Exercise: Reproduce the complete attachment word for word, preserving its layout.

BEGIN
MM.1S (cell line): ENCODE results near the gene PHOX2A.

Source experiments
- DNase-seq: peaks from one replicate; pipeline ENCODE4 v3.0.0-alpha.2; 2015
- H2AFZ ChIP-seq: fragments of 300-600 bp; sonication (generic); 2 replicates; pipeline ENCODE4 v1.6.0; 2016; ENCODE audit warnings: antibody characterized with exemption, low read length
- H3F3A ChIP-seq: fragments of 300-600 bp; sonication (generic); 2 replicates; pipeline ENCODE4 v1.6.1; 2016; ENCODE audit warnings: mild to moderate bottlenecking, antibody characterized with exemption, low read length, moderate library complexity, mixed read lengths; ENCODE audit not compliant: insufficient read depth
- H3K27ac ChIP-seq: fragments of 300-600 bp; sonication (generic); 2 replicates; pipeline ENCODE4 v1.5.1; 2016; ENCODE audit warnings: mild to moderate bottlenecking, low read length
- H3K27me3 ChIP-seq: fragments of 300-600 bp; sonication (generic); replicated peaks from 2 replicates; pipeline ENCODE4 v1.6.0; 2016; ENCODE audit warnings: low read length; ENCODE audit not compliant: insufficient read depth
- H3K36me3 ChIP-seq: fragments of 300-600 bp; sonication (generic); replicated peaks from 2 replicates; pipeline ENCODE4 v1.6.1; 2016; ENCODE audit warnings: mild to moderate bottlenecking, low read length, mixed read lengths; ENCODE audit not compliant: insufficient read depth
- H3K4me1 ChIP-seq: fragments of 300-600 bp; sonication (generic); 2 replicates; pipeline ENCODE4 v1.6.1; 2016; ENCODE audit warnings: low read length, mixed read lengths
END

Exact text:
MM.1S (cell line): ENCODE results near the gene PHOX2A.

Source experiments
- DNase-seq: peaks from one replicate; pipeline ENCODE4 v3.0.0-alpha.2; 2015
- H2AFZ ChIP-seq: fragments of 300-600 bp; sonication (generic); 2 replicates; pipeline ENCODE4 v1.6.0; 2016; ENCODE audit warnings: antibody characterized with exemption, low read length
- H3F3A ChIP-seq: fragments of 300-600 bp; sonication (generic); 2 replicates; pipeline ENCODE4 v1.6.1; 2016; ENCODE audit warnings: mild to moderate bottlenecking, antibody characterized with exemption, low read length, moderate library complexity, mixed read lengths; ENCODE audit not compliant: insufficient read depth
- H3K27ac ChIP-seq: fragments of 300-600 bp; sonication (generic); 2 replicates; pipeline ENCODE4 v1.5.1; 2016; ENCODE audit warnings: mild to moderate bottlenecking, low read length
- H3K27me3 ChIP-seq: fragments of 300-600 bp; sonication (generic); replicated peaks from 2 replicates; pipeline ENCODE4 v1.6.0; 2016; ENCODE audit warnings: low read length; ENCODE audit not compliant: insufficient read depth
- H3K36me3 ChIP-seq: fragments of 300-600 bp; sonication (generic); replicated peaks from 2 replicates; pipeline ENCODE4 v1.6.1; 2016; ENCODE audit warnings: mild to moderate bottlenecking, low read length, mixed read lengths; ENCODE audit not compliant: insufficient read depth
- H3K4me1 ChIP-seq: fragments of 300-600 bp; sonication (generic); 2 replicates; pipeline ENCODE4 v1.6.1; 2016; ENCODE audit warnings: low read length, mixed read lengths